A scrappy and brash teenage girl named Shelby rides around the city on the bus with seemingly nowhere to go. She’s by herself, but she offers a running commentary on people she knows, stories she’s heard and the other passengers. Most people ignore her at first, except when she plays her music too loud, bothering the other people on the bus.
But when she observes someone’s near brush with mortality, the experience lingers with her, especially as she seems to grapple with her sense of social invisibility.
Directed by Miranda Howard Williams and written by Teresa Burns, this short drama works as a slice-of-life portrait, capturing with great sensitivity, how the lost, lonely and marginalized are often ignored and the great cost of that invisibility.
The more people pretend Shelby’s not there, the more she talks. With such a verbally driven character, the writing is the driving narrative mechanism, full of specificity and details that build character and situation. Structured a bit like a running monologue with an unwilling audience as hostages, we get the sense of an uncertain, difficult and unstable life, judging from the opinions and stories she relays to anyone around her.
Much like Shelby’s dialogue itself, much of the film is observational in quality. The naturalistic direction and camera capture details, people, images and snatches of overheard conversation as they stream past Shelby, matching Shelby’s stream of words. Sometimes there are interesting juxtapositions between Shelby’s dialogue and the images and editing. But one also gets a sense of a world passing by — and Shelby caught up in its torrents and currents, lost to its swirls and rhythm.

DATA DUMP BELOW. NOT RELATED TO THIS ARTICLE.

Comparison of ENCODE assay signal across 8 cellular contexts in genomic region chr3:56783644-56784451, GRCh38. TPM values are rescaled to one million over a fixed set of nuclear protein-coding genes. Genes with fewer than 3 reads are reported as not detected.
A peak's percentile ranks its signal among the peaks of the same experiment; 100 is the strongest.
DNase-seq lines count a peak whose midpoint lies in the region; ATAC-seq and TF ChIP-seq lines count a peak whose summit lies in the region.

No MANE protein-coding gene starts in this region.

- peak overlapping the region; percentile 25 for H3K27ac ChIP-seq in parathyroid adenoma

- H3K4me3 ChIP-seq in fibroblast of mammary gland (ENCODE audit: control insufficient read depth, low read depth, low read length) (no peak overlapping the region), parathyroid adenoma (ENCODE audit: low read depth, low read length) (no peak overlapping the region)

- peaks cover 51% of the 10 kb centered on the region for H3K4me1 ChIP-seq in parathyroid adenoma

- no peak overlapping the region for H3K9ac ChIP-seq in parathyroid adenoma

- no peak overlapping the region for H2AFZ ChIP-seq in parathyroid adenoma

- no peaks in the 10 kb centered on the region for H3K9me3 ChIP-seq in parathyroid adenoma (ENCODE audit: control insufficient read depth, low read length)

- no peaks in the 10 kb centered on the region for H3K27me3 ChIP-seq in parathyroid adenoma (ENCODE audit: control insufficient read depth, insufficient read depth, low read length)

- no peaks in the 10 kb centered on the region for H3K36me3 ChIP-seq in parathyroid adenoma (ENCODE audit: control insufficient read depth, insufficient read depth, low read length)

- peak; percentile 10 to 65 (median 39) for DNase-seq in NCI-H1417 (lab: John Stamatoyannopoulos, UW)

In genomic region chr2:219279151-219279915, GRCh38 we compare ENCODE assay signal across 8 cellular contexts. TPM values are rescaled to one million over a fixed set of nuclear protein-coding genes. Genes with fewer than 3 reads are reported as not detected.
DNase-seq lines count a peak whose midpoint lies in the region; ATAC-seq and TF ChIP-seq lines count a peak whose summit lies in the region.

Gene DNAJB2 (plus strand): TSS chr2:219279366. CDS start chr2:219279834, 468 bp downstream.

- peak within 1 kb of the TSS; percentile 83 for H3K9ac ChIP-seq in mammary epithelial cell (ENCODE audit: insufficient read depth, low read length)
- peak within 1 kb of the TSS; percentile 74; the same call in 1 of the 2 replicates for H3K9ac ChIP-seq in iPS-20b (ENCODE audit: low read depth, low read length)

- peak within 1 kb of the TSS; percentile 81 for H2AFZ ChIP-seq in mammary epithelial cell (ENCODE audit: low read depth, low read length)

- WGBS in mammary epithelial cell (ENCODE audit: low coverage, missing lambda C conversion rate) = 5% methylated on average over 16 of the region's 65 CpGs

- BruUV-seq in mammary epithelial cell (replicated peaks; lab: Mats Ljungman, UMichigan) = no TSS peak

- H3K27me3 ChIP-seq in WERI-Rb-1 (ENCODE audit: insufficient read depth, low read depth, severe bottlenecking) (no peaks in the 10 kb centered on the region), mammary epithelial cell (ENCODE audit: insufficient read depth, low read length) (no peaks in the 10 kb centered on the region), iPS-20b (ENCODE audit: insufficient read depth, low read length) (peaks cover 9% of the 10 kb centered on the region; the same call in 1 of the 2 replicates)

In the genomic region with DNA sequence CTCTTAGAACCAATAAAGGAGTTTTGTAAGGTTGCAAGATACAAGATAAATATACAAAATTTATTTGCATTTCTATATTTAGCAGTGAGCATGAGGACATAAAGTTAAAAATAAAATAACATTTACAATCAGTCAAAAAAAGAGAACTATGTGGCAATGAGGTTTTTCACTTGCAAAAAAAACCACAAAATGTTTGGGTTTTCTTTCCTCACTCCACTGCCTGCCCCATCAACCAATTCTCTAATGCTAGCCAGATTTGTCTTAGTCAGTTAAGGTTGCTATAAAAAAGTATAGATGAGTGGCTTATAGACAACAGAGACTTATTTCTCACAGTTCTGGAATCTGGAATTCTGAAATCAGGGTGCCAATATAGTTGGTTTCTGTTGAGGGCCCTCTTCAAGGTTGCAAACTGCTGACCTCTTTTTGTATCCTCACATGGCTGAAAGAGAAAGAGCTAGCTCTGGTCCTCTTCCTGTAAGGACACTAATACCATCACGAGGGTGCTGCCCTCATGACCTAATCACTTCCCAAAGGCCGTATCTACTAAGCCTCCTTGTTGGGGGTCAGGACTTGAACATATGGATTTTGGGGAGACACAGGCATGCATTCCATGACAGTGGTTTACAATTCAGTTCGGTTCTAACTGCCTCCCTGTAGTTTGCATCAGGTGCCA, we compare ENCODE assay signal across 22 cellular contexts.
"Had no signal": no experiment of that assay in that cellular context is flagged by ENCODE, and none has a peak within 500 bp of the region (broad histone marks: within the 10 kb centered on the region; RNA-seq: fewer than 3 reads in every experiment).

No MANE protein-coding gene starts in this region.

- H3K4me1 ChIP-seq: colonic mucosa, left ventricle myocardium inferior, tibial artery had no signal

Actor Kate Lassman Long deftly captures Shelby’s many layers, from the tough, nervy demeanor to the need for attention that bubbles up as she tries to find a connection with anyone. But as the film winds towards its end, we understand that Shelby’s neediness emerges out of the loneliness that comes from profound aloneness, one where she left to grapple with the big, devastating experiences — and no one to share them with.
“The Backseat” does not spell out Shelby’s backstory, but by the film’s end, we understand more, and see just how alone she is. We’re also saddened by the indifference that Shelby, and others who are suffering face, as people overlook or simply steer clear of them like they aren’t even there. Too often, vulnerable and marginalized people are overlooked by communities. Yet, as Shelby demonstrates, they just want a chance to be heard, to tell their story and even simply to be seen.